All members have problems.

Single parents aren't alone in the trials they face. Despite the contented outward appearance of families in a congregation on Sunday, these are hurting people living in an imperfect world. Everyone has issues in life and must depend on God to get them through. What may seem like an ideal marriage or family to other church members may not be quite so easy. Health issues, caring for aging parents, job loss, underemployment, financial shortfalls, medical bills, children with learning disabilities, infidelity, substance abuse, and other common problems are part of many families' lives today. Church should serve as the haven for believers to come together and support one another despite any issues an individual or family may face.

Single parents must be willing to communicate, be open to the love given by their church as they make efforts to meet their needs, and possess a willingness to accept help when it's offered. By following Jesus' example, the church should love people unconditionally and minister to them where they are in life. Acknowledging the changes in family demographics will stop the one-size-fits-all mentality and help create a one-church-serves-all congregation for all families.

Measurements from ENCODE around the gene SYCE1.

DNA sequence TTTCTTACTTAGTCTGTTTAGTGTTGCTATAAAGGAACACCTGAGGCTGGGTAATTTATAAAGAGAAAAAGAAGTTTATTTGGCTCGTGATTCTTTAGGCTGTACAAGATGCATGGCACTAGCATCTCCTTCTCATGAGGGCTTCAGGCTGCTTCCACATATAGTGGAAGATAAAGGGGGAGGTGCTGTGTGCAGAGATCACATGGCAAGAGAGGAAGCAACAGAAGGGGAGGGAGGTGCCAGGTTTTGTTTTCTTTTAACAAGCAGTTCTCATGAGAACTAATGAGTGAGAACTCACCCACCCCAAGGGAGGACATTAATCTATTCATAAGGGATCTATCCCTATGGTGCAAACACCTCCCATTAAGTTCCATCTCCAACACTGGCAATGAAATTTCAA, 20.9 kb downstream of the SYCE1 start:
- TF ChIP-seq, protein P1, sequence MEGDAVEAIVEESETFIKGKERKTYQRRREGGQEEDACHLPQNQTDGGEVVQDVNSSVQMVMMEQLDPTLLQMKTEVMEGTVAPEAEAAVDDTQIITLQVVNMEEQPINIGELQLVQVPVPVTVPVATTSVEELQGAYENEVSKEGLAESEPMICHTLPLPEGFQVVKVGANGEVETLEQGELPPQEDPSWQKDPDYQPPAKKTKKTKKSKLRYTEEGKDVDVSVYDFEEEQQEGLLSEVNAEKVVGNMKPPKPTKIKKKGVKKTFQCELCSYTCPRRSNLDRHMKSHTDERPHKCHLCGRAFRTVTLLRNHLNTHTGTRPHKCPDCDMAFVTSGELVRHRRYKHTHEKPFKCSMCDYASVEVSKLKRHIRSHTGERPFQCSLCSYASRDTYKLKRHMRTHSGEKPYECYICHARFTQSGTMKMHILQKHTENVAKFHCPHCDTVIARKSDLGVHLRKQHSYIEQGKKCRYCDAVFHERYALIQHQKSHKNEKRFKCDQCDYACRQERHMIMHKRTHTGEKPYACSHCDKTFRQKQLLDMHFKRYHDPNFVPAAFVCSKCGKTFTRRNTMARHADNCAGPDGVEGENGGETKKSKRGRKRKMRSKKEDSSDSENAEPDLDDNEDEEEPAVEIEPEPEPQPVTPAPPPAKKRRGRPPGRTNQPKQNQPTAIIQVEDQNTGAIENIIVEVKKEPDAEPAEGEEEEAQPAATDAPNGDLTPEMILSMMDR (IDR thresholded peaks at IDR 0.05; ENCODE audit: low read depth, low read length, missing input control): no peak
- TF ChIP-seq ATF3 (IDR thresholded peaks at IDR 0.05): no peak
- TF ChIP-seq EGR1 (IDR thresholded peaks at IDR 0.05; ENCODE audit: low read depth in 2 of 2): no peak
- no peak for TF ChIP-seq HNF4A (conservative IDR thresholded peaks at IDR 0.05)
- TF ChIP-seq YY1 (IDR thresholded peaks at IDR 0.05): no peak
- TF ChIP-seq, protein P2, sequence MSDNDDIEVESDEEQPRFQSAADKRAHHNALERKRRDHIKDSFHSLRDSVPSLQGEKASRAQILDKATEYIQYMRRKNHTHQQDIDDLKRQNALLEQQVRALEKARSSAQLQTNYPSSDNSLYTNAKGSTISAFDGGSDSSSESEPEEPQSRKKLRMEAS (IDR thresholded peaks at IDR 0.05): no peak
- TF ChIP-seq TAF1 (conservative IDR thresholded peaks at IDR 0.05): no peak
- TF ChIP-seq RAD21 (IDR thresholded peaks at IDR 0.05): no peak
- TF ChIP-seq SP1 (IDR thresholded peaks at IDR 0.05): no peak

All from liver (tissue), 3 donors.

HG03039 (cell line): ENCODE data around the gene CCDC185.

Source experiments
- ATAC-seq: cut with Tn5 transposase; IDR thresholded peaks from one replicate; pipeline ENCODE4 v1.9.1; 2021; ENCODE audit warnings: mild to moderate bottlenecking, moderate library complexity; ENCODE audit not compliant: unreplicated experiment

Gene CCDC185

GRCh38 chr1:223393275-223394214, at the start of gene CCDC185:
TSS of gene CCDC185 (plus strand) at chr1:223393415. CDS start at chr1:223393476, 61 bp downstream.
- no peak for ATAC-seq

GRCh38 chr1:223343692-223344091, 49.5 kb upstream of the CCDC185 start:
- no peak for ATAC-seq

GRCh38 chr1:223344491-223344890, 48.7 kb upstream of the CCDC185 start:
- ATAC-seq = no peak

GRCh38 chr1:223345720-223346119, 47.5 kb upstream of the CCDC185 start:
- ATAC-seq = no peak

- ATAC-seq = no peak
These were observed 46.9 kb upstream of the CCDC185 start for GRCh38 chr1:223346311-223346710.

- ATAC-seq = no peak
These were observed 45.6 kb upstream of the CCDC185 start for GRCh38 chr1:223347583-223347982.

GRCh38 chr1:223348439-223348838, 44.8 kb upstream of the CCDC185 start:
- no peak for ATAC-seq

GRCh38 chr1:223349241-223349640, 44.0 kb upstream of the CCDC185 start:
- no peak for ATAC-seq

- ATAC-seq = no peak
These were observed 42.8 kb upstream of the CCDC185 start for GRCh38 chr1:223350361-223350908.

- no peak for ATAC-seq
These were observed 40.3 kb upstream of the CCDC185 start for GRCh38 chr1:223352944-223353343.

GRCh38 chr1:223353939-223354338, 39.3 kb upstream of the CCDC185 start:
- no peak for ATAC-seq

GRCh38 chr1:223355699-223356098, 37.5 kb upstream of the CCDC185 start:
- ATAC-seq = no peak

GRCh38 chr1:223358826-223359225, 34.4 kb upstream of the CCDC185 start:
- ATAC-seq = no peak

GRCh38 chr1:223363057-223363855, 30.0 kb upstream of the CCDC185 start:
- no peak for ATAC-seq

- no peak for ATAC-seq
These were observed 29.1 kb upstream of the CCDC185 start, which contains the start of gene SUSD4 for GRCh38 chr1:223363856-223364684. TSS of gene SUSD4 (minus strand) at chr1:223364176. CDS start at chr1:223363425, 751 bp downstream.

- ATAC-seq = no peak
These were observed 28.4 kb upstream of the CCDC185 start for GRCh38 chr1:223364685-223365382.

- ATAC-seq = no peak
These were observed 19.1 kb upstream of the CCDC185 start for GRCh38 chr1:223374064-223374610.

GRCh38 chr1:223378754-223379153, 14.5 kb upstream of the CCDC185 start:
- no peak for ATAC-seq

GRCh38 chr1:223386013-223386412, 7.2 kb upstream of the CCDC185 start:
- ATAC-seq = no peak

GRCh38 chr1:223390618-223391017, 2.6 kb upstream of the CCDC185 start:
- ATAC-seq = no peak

This article is courtesy of HomeLife Magazine.

Shannon Stegall works full-time and is a freelance writer in her spare moments. She's raising Shelby and Samantha as a single parent in all remaining waking hours. She and her daughters attend Providence Baptist Fellowship in Nolensville, Tenn.